Even though we were all Jim’s guests, in his e-mail he suggested a 30 Euro donation (about $40) per person. He asked that the money be discretely placed in a recycled envelope, while Jim, sitting high on a stool at the back of the room, welcomed every person and ticked them off his list, noting the envelopes. One guest speculated that the octogenarian Jim landed a weekly income, cashing in on his long reputation and the media exposure his evenings had received. Totally legitimate in my mind—and well worth it. I found myself engaged in interesting conversations: An Australian duo of a mother-daughter visiting Paris; a Minnesota couple on a tour of Parisian most notable gardens (Jim’s is not on the list;) a mixed Caucasian and Black American couple that had inherited an apartment in Paris; a French web designer practicing his English; a retired architect with set views about the many countries in which he had worked.
            There is no secret to a successful Parisian evening: Put dozens of strangers who enjoy travel and meeting other people in a room with a garden, feed them, pour them wine, and let them start talking.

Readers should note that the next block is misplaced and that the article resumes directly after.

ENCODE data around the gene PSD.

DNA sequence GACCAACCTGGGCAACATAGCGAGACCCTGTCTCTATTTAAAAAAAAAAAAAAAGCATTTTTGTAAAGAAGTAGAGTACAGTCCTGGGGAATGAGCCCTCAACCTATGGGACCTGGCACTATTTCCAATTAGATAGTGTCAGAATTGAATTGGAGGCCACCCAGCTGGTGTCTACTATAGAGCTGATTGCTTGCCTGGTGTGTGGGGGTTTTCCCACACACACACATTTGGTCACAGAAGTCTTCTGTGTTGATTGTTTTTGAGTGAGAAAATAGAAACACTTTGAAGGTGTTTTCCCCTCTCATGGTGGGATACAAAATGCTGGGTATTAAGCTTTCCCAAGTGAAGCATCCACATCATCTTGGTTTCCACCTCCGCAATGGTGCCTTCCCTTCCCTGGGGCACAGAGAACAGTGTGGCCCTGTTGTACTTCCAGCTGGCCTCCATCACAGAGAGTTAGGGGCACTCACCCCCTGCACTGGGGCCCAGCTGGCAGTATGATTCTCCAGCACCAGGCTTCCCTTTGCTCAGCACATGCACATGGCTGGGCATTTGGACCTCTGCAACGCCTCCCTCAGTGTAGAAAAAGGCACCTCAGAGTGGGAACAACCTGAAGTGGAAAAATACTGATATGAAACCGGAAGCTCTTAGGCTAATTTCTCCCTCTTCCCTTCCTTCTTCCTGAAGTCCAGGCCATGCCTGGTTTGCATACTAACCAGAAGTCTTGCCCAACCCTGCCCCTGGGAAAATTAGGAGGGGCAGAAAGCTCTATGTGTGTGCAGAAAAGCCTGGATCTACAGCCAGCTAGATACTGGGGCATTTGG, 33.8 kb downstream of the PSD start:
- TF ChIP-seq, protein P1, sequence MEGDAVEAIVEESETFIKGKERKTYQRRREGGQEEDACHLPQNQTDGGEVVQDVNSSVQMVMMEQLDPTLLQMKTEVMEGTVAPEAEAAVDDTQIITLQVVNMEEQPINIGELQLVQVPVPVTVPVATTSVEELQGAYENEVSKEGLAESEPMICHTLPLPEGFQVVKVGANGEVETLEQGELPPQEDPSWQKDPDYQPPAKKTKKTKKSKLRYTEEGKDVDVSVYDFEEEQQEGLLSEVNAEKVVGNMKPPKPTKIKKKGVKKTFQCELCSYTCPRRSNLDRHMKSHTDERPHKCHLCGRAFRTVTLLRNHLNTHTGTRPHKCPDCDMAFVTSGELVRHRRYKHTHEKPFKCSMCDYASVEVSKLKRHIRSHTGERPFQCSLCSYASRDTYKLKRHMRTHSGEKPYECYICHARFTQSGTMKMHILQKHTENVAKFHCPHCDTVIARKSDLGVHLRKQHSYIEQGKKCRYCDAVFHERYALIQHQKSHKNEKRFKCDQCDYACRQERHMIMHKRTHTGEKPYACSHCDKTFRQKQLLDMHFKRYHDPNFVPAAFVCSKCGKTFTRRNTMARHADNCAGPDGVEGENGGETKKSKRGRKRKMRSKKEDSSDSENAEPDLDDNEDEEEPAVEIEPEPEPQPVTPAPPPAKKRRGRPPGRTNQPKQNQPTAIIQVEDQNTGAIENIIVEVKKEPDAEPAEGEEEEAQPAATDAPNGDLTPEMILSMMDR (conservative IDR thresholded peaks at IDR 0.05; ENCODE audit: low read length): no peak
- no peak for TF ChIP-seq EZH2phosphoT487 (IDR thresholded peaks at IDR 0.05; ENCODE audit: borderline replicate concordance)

More about Jim Haynes:
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New-York-based novelist Talia Carner's explores the world's social issues. See

Friday, May 9, 2014

The Allure Of A First Love


            What had attracted me, at age fourteen, to choose a long daily commute to a high school far from my home, when I could have attended a similarly high academic school merely two blocks away?
            French. Having mastered basic conversational English, I was ready for the challenge of taking a second foreign language. I also loved the new, spacious building of the new school in the outskirts of the city, so unlike the crammed classrooms in the center city of Tel-Aviv where I lived.
            We, the student body of Alliance Française, soon became Francophiles. We loved the language and the music of it. We staged plays in French, sang songs in French, and cursed each other in French. As a romantic teenager with three languages at my disposal, I wrote poetry in French.
            Fast forward, in my twenties, I moved to the United States and found myself immersed in the language and culture of my adoptive land. I soon entered the corporate world, where I never encountered Israelis or French, for that matter. In the early 1980s, it was a world of white American men, and I was a woman breaking the glass ceiling while raising a family in secrecy, because my boss told me, “We don’t hire women with children.”